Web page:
3. SOUP – traditional Kdat Soup with turmeric paste, green bass leaf, black chicken (by far my favourite dish of the day, since it was rich, hearty, with a beautiful blend of textures and unique, yet familiarly comforting ingredients)
  4. SORBET – soursop fruit sorbet with fermented black sticky rice and alcohol drizzle
  5. MAIN COURSE 1 – grilled Tonle Sap fish with soybean pickle, ginger, green onion
  6. MAIN COURSE 2 – pork shank from Takeo province, slow-cooked in sugar palm caramel, mushroom sauce, mashed potatoes with coconut milk (also delicious – the meat was very tender and mildly sweet, with great unami flavour from the mushroom gravy)
  7. DESSERT – cashew mousse with red dragonfruit ice cream (the cashew mousse part was spectacular. You can truly taste the cashew, and I appreciated the crispy, chewy, and sweet brown sugar crumble that complemented the nutty mousse)

It was delicious, and now I am dead from deliciousness and excitement for tomorrow, because we’re going to see Angkor Archeological Park!

I Thought I Saw a Spider, But…

This afternoon, we visited Wat Phnom, a Buddhist temple. It was built in 1372, and stands nearly 30m tall. It is the tallest religious structure in Phnom Penh, the capital of Cambodia. In fact, Wat Phnom is the central point of Phnom Penh. We are lucky that Wat Phnom was so close to our hotel; it was a roughly 10-minute walk in.

I learned that the sanctuary itself was rebuilt several times in the 19th century and again in 1926. The interior has an altar complex with a large bronze seated Buddha surrounded by other statues, flowers, candles and items of devotion and worship.

There were plenty of great photo opportunities.

We didn’t walk into the temple since no photos were allowed, and it was very busy/crowded and smoky with the burning of incense.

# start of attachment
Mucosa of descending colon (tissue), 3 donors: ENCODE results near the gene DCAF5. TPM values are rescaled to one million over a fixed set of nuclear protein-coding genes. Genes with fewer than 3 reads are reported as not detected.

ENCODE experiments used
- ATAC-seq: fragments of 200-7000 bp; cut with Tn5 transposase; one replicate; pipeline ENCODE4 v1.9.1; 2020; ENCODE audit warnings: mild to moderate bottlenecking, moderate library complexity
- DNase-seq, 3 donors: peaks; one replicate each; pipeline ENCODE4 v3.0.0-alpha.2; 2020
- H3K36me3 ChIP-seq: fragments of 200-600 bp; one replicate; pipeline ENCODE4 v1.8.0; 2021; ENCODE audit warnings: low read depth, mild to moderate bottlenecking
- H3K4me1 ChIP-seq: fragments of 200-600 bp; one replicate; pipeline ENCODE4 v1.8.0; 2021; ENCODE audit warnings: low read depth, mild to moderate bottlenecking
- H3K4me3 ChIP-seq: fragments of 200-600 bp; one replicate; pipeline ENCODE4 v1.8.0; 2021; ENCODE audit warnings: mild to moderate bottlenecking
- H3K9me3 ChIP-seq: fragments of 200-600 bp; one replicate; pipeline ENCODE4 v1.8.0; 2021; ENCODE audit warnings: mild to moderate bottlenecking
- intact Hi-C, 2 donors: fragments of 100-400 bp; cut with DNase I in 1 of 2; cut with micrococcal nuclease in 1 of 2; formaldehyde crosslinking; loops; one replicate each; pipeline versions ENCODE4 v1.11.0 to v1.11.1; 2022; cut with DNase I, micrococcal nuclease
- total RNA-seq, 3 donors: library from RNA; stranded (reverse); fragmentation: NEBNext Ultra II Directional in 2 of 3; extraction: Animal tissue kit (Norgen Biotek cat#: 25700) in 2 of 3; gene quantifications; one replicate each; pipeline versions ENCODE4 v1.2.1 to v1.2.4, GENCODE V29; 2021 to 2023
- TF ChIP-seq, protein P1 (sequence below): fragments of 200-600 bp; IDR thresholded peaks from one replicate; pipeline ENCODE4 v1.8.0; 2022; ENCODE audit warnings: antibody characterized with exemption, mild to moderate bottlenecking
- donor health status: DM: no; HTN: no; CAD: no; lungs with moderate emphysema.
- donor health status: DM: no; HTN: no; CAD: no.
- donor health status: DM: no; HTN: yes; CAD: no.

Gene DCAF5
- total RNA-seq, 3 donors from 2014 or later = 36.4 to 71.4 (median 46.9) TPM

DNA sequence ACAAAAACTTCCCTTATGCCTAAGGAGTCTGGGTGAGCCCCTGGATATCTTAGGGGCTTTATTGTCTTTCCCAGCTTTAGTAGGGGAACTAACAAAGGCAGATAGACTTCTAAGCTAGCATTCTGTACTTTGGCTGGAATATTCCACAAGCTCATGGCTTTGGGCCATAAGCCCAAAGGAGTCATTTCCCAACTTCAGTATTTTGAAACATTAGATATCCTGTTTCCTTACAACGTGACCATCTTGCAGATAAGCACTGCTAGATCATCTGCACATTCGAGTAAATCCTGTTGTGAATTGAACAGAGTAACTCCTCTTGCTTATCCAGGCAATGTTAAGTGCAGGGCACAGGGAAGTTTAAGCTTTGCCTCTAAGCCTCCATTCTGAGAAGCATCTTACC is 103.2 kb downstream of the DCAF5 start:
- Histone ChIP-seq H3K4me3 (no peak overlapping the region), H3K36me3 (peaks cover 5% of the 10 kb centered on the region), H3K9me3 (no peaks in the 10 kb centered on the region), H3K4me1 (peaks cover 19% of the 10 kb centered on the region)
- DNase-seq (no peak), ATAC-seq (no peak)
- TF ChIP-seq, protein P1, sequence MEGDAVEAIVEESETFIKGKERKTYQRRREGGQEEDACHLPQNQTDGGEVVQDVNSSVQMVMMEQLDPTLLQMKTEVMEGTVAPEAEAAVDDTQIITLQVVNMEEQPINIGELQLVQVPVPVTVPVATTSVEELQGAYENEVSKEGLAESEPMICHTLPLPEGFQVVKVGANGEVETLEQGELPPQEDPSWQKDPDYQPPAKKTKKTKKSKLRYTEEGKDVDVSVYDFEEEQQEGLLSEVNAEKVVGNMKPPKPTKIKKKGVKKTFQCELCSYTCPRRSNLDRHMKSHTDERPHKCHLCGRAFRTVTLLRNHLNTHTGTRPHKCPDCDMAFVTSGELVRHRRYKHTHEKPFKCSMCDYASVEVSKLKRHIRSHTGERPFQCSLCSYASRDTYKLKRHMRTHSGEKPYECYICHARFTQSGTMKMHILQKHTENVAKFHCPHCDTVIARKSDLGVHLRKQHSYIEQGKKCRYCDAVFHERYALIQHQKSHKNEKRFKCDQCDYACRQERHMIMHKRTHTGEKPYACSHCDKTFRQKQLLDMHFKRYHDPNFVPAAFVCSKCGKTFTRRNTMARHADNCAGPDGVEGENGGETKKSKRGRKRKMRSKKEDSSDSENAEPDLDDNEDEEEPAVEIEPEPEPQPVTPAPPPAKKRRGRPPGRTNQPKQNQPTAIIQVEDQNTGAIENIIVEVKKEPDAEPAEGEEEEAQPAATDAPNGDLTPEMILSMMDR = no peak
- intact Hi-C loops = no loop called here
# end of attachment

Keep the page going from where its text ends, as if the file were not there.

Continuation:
I don’t typically wear sunglasses, but the sun is ridiculously bright here and I’d hate to have squinty eyes in all my photos. Dad’s becoming a really good photographer and I really appreciate having him here for all these candid shots. 😎

Grandpa and I lounged around the pool again in the afternoon. When we come back tomorrow, he would like to drink fresh coconut water from a coconut, which we can order from the bar.

In the evening, we took a tuktuk to Khmer Surin, an authentic Cambodian restaurant.

Here, we enjoyed:

  • fish amok (Goby fish in banana leaf)
  • pineapple fried rice in a pineapple – this was my favourite part
  • deep-fried seafood and vegetables with sweet chili sauce
  • spicy chicken green curry
  • sour lime coconut soup with mushrooms and shrimp
  • chewy tapioca balls in coconut cream
  • mango ice cream
  • coconut ice cream in hot chocolate sauce

When we got home, I washed my hands in the bathroom and noticed something on the ground that, upon first glance, I’d assumed was a spider. It wasn’t – it was actually a teeny, tiny baby gecko!

What a peculiar and cute way to end the day. I really think those little geckos are too cute.

Plans for Tomorrow

  • Russian Market
  • Wat Langka
  • Independence Monument
  • Statue of King Father Norodum Sihanouk
  • Cambodia-Vietnam Friendship Monument
  • Wat Ounalom
  • Poolside Grandpa gets coconut drink

Lunch and Dinner Restaurants for Tomorrow

  • Romdeng
  • Friends

Have a beautiful, lovely afternoon, everyone 🙂

I Needed Ice Cream

Hello! It’s now 8:03 AM on Sunday, January 7. It’s been an incredible first week of 2018 so far, and it’s just getting better and better.

Last night, Grandpa and I went for a walk – but not before the waistband of his PJs broke and we had to stitch it up with a makeshift needle made of a bent bobby pin and a bandaid. It was fun to improvise this creation.